Burdensome Appeal Process Coming Soon
By: Jennifer Cona and Melissa Negrin-Wiener
There have been a myriad of changes to the Community Medicaid program over the past year, none of which has been favorable to the elderly and disabled. Budget cuts and capitated rates have had a tremendous negative effect on our aging population, making care in the community and aging-in-place far more difficult. The latest hit comes in the form of an onerous and burdensome managed Medicaid internal appeal requirement.
A decrease in funding has caused many Managed Long Term Care plans (“MLTCs”) to exit the marketplace, including the largest plan providing home care services on Long Island. As a result, numerous recipients of community Medicaid benefits have had to enroll with other MLTCs, requiring new evaluations and often leading to a reduction in services or even elimination of services altogether. Many enrollees receiving split-shift home care services (two aides working 12-hour shifts) had their services reduced to 24/7 live-in care. This difference is significant: instead of having two aides providing services around the clock, a single home health aide who lives in must be provided meal breaks and ten (10) hours off, including hours of uninterrupted time to sleep. However, such reductions in services could be challenged via a Department of Health Fair Hearing – until now.
Historically, MLTC enrollees who disagreed with a service decision or any change to their benefits could request a Fair Hearing directly from the State Department of Health without first requesting an internal appeal with the MLTC plan. Of critical importance, if the enrollee requested aid continuing with their request for a Fair Hearing within ten (10) days from the date of the notice, their current service level was maintained during the pendency of the Fair Hearing. As it can take several months for a Fair Hearing to be scheduled and many more months for a decision to be issued, the provision of services at current levels during the pendency period for elderly clients has been paramount.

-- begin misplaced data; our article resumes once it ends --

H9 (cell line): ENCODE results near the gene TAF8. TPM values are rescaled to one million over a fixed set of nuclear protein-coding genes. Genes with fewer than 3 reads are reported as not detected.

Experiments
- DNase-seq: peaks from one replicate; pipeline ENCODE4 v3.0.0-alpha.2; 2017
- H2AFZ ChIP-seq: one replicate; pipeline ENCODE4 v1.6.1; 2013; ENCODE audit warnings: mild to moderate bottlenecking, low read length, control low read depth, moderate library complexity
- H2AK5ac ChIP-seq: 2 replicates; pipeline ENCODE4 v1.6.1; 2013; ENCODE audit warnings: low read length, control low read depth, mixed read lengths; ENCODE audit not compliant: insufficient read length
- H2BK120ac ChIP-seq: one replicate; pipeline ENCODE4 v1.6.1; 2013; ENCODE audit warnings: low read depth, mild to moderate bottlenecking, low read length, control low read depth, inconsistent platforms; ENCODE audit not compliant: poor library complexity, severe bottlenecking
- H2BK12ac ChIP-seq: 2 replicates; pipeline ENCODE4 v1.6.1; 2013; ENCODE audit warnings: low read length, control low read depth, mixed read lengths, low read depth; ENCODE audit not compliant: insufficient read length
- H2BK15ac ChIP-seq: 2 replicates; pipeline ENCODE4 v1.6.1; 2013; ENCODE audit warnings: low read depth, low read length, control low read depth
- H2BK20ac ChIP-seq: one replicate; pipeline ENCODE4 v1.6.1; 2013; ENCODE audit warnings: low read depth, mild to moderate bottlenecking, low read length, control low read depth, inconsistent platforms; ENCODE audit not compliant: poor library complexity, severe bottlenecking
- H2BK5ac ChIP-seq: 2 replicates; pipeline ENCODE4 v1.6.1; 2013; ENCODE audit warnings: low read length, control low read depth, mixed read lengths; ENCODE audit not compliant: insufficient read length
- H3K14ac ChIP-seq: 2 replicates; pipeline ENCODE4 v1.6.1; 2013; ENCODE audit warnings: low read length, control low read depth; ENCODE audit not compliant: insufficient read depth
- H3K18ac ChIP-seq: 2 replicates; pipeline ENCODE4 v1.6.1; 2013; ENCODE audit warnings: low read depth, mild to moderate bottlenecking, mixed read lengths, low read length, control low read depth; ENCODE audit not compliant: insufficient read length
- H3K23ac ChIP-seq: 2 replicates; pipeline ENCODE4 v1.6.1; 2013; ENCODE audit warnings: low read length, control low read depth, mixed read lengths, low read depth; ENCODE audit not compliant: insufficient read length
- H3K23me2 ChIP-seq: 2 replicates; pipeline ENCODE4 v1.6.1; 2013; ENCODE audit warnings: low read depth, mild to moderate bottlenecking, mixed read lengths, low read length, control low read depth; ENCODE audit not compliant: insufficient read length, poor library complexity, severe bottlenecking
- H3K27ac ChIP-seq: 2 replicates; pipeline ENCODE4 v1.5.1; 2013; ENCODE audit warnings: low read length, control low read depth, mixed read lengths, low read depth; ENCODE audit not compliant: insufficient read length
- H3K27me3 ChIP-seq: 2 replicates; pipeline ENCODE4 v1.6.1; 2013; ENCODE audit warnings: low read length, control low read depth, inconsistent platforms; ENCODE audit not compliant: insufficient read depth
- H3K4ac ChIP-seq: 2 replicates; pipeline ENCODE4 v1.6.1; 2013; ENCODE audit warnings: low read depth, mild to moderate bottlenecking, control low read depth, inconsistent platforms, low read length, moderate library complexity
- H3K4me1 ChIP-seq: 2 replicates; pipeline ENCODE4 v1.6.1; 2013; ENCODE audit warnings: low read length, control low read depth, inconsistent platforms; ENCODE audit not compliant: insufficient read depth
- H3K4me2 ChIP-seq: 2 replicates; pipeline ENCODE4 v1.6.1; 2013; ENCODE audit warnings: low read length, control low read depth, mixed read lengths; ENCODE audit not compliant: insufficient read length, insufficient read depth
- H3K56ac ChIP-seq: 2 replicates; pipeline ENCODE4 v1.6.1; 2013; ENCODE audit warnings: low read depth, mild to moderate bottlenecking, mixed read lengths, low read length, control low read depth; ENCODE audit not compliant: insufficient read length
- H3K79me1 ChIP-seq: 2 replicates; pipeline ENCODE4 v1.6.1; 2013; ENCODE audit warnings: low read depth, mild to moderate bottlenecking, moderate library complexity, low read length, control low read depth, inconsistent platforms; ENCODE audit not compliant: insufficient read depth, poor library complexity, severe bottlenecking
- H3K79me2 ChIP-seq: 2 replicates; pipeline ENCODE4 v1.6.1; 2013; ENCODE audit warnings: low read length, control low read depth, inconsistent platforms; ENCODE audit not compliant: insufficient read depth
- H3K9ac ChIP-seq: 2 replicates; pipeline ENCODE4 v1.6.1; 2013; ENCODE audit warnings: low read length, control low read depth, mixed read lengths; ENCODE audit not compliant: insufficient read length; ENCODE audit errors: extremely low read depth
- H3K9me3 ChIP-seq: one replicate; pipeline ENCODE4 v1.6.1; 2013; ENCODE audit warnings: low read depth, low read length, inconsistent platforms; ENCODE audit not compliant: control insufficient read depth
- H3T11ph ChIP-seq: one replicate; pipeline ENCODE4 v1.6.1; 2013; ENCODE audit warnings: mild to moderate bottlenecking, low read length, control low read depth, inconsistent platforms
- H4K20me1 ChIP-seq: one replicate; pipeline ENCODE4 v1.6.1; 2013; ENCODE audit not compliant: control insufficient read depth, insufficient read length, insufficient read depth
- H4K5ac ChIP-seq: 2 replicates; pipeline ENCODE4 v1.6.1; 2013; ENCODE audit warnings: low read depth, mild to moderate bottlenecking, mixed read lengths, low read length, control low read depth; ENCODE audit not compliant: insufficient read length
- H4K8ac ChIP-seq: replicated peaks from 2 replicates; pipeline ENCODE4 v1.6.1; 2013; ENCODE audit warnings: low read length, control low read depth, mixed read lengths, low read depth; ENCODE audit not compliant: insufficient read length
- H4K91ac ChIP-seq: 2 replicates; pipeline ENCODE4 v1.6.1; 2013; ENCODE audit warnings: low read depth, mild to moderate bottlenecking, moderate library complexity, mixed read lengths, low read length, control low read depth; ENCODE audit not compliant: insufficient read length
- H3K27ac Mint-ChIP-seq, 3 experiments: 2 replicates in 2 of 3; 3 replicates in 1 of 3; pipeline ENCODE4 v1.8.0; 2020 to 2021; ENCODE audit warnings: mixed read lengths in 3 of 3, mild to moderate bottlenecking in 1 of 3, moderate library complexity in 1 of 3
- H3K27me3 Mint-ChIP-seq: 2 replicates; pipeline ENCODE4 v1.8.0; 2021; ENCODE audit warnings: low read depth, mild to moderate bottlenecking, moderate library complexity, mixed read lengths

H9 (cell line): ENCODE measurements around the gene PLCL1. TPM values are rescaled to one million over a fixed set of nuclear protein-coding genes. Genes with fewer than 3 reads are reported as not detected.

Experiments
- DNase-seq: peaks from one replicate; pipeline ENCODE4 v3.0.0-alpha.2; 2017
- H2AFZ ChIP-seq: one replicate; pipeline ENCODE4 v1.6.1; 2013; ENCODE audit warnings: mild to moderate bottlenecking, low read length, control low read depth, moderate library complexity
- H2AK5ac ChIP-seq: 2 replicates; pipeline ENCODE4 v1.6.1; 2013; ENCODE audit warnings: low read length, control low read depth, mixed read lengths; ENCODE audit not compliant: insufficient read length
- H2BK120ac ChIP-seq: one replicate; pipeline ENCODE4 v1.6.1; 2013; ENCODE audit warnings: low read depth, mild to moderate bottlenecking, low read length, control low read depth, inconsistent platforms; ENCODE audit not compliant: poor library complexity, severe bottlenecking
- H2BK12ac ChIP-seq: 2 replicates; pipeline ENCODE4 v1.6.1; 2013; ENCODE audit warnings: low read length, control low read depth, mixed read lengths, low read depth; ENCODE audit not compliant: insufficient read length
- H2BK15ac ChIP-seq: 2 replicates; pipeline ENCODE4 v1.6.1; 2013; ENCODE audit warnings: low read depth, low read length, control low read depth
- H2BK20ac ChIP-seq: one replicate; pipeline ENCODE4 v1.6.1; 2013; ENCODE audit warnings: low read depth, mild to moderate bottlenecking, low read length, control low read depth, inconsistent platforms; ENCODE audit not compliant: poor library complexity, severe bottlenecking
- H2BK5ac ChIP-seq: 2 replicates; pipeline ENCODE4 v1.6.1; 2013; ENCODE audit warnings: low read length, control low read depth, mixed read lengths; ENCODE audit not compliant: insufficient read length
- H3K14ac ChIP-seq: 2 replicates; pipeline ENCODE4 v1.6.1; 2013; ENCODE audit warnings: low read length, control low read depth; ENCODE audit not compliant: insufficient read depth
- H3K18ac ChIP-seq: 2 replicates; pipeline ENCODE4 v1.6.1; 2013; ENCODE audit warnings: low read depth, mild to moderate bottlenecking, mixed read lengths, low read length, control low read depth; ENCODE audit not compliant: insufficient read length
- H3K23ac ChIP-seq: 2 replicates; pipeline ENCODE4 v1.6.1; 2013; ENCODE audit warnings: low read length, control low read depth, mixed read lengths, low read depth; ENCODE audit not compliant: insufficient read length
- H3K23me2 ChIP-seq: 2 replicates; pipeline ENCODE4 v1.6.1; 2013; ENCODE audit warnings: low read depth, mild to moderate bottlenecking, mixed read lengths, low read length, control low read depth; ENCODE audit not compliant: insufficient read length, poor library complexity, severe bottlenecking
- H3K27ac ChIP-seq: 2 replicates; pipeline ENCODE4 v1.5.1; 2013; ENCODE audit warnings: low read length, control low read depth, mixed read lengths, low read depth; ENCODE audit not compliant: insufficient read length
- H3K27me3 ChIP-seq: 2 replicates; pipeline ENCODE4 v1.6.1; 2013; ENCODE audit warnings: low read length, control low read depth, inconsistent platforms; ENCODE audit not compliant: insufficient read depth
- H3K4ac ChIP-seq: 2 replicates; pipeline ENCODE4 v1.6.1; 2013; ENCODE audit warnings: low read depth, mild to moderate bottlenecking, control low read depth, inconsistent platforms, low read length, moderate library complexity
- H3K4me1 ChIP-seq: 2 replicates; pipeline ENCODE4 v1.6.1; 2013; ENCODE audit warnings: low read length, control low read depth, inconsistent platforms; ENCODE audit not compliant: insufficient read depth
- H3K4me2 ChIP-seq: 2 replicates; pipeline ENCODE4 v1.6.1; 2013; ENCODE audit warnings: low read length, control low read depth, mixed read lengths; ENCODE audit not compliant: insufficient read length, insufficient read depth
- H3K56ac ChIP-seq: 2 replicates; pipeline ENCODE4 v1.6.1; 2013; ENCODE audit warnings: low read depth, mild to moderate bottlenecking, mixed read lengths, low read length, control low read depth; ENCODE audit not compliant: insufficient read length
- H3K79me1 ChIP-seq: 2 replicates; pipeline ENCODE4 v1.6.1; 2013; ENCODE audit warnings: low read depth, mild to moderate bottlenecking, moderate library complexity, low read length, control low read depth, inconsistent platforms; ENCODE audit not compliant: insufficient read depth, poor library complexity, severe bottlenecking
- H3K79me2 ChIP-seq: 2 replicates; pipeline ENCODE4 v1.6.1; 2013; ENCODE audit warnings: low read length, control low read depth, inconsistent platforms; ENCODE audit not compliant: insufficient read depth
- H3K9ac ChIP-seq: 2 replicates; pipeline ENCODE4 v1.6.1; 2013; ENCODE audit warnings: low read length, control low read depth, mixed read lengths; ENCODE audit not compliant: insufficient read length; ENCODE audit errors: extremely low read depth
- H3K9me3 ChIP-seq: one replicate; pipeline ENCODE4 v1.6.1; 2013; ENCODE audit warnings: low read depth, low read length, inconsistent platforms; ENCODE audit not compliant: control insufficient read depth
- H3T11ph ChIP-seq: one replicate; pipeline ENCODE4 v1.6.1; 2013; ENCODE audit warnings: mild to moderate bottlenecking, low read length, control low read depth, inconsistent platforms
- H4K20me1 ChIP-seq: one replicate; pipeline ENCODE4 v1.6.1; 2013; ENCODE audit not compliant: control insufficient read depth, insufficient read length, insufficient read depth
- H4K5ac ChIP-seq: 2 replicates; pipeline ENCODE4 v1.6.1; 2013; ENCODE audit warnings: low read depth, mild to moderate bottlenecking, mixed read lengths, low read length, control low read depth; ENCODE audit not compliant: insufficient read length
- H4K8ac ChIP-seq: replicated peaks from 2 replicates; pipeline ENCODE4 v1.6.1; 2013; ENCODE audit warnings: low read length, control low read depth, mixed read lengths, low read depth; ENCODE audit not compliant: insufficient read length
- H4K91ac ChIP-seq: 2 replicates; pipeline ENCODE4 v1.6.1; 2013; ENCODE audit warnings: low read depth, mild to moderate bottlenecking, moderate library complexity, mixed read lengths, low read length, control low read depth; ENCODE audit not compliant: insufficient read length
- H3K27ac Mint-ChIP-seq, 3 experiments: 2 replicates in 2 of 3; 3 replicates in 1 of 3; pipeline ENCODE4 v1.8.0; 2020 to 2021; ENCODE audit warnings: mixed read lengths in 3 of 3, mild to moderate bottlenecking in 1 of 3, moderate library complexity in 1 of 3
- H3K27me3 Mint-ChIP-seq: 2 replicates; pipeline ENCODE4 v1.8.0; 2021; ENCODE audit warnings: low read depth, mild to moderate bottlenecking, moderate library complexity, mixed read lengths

Effective March 1, 2018[i], a new appeal process is coming to town which is burdensome and decidedly unfavorable to our elderly and disabled clients. Pursuant to the Code of Federal Regulations, members of an MLTC plan must now “exhaust” the plan’s internal appeal process.[ii] Before a managed Medicaid recipient can request a Fair Hearing, s/he must first follow and “exhaust” the internal appeal process of the managed care plan, receive an adverse appeal decision from the plan and only then request a Fair Hearing from the Department of Health. A narrow exception exists for “deemed exhaustion” only in cases where the managed care plan fails to adhere to federally prescribed notice and timing requirements.[iii]